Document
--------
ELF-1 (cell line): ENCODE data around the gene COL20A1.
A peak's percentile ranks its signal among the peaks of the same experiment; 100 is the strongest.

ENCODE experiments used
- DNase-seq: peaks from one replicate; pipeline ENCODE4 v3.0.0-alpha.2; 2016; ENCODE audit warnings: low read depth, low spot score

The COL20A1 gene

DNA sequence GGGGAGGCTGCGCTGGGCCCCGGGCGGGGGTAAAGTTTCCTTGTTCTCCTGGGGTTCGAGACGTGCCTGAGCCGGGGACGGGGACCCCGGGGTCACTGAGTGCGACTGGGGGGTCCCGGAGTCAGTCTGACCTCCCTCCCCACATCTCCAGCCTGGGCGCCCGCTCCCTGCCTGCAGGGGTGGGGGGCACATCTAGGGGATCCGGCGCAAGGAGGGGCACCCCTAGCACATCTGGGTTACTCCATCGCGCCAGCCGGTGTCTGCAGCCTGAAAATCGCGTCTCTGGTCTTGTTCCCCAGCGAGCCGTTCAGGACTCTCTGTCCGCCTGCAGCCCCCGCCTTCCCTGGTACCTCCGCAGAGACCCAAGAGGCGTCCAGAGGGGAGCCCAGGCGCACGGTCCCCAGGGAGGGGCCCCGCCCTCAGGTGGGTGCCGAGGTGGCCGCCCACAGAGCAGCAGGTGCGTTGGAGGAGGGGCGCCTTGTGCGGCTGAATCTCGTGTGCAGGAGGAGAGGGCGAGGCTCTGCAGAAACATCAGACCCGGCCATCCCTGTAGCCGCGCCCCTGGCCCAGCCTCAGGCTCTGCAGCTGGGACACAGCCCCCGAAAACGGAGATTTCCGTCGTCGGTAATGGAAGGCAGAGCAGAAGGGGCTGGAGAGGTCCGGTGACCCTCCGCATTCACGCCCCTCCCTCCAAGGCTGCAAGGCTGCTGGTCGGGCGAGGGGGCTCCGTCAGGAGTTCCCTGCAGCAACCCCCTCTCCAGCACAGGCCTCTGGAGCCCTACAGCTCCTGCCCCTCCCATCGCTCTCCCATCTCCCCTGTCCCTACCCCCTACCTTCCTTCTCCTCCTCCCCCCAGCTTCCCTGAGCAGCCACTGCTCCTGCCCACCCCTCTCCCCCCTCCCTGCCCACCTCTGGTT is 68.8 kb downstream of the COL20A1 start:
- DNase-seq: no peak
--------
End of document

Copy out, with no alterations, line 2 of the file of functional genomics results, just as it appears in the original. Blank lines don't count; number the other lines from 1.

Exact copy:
A peak's percentile ranks its signal among the peaks of the same experiment; 100 is the strongest.